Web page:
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Horrorcore hip-hop artist J Biz R. promotes own tune

Courtesy of Josh Bleen

After constantly changing zip codes, masked horrorcore hip-hop artist Josh Bleen has finally found his roots in Columbus, where he has resided on and off for 29 years.

Horrorcore is a subculture of hip-hop marked by dark and, to some, disturbing lyrics. The subculture, which controversially formed from Houston’s Geto Boys, is most widely known through Insane Clown Posse, a Detroit group known for its controversial lyrics.

Bleen, whose stage name is J Biz R., said he realized he wanted to be a musician in 2000, when he started freestyling with his brother in Austin, Texas. He moved back to Columbus last year.

“I was in high school, and me and my bro would freestyle. My brother wasn’t really into it. I did other projects and … started a group called Dented Mindz,” Bleen said.

The trio loosely formed two years before its first show, but the chemistry was never there from the beginning, Bleen said.

“(Dented Mindz) did our first show in 2006. It was lame, nobody showed up,” Bleen said. “We put an album together, released the album and it didn’t sell that great … But we were proud.”

After the disappointing album sales, Bleen said he decided to go solo as an artist and producer.

“The group broke up. Everyone flaked off, but I constantly had a solo project going. So it went from Dented Mindz, the group, to Dented Mindz Production,” Bleen said.

Once Bleen started taking on the sole responsibilities of Dented Mindz Production, he said self-marketing and promotion became a top priority. In an effort to create a recognizable image for himself, Bleen put on a mask on stage. “In Texas I did it a lot. I never wear it all the time. I like it, though,” he said. “It really exposes a person flipping in and out of sanity.”

He has yet to expose Columbus to his trademark stage prop, but said he’s planning on bringing it back to the stage Halloween.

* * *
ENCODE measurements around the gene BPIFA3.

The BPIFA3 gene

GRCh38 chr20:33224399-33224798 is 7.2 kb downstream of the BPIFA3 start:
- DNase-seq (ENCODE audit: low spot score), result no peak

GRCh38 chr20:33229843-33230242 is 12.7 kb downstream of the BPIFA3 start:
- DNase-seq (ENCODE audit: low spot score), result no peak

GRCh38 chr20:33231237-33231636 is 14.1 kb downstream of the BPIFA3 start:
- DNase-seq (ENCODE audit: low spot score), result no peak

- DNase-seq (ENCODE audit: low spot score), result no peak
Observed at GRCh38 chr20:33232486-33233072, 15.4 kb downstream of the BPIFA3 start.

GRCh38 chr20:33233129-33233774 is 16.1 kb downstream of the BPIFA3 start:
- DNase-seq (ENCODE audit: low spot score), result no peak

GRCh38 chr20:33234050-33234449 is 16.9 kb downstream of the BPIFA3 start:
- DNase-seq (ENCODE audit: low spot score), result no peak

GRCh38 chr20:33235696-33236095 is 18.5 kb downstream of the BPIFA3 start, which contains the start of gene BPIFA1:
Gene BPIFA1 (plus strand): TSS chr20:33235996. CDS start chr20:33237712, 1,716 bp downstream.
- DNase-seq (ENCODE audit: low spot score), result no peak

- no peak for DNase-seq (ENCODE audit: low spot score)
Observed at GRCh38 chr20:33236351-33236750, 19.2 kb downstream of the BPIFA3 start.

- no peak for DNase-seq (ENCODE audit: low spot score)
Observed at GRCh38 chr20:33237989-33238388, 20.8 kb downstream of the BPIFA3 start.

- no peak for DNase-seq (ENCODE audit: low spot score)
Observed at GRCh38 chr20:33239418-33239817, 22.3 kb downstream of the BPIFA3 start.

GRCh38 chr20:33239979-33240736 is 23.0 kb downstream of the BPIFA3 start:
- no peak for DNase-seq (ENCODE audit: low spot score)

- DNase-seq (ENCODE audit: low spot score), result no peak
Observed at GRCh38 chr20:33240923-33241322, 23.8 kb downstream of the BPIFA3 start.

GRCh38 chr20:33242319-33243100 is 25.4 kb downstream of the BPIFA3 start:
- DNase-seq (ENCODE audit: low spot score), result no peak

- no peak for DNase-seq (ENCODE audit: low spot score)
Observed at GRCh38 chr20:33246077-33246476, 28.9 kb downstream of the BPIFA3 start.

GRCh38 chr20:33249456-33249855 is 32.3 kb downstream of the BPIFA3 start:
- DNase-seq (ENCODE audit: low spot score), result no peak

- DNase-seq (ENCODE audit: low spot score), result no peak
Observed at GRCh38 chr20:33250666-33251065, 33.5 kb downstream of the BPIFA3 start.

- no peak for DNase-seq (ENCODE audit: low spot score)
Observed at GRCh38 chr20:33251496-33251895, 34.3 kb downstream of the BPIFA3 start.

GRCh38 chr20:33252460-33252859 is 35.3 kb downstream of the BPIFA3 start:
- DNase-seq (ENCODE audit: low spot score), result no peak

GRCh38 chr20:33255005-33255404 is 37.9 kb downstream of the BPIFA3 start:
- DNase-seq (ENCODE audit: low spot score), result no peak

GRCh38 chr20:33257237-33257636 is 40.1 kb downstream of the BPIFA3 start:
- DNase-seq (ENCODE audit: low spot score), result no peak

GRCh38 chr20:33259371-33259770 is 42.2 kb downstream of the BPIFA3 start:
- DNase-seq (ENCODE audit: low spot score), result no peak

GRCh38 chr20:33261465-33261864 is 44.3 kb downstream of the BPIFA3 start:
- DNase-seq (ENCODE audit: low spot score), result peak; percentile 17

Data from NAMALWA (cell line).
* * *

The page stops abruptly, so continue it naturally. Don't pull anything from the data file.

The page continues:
The mask’s design is dark in nature, but not entirely frightening, comparable to Mardi Gras mixed with a healthy dose of Jason from “Friday the 13th.”

And Bleen doesn’t wear it for the entire show.

“The real reason I don’t wear (the mask) the whole time is that s— will muffle your vocals,” he said. Bleen does, however, wear the mask atop his head, allowing it to remain a constant part of his on stage persona.

For Bleen, the mask represents his style as an artist.

“(My sound) has a broad span, mainly focused on the darker side. My main s— is those Halloween albums. Overall (it) is very underground, very Halloween,” he said.

Every Halloween, Bleen releases a mixtape in celebration of the holiday. This year will mark Bleen’s seventh consecutive mixtape release.

Still doing his own promotion, Bleen said he’s spanned High Street from the Short North to North Campus promoting himself with fliers and through networking.

Ken New, Bleen’s personal tattoo artist and owner of New Flesh Ink, a tattoo parlor in Buckeye Lake, Ohio, spoke highly of Bleen’s promotional escapades.

“He works hard. Sometimes it’s all about the grind. He’s a very versatile artist and he’s a master of his craft,” New said.

Kayla K, an independent female rapper in Ohio whose real name is Kayla K Miller, has worked with Bleen extensively since his arrival back in Ohio.   

“He kept bugging me and I loved his enthusiasm. We do a lot of work together,” Miller said.

Bleen’s latest artistic venture is a Columbus super-group called the UNDERLORDZ. The super-group consists of four artist: J Biz R., Mr. UNSTABLE, J. Trouble and UNRATED. It’s planning to release its first album “Enter the Coven” in November.

The super-group’s members share the same artistic style as Bleen, and he said he has high hopes of the foursome rising above underground success.

“We’re going to launch off of (‘Enter the Coven’). I know it,” Bleen said. “It’s solid and I have full faith.”

Bleen is next scheduled to perform Sunday at 4 p.m. at Alrosa Villa, located at 5055 Sinclair Road.

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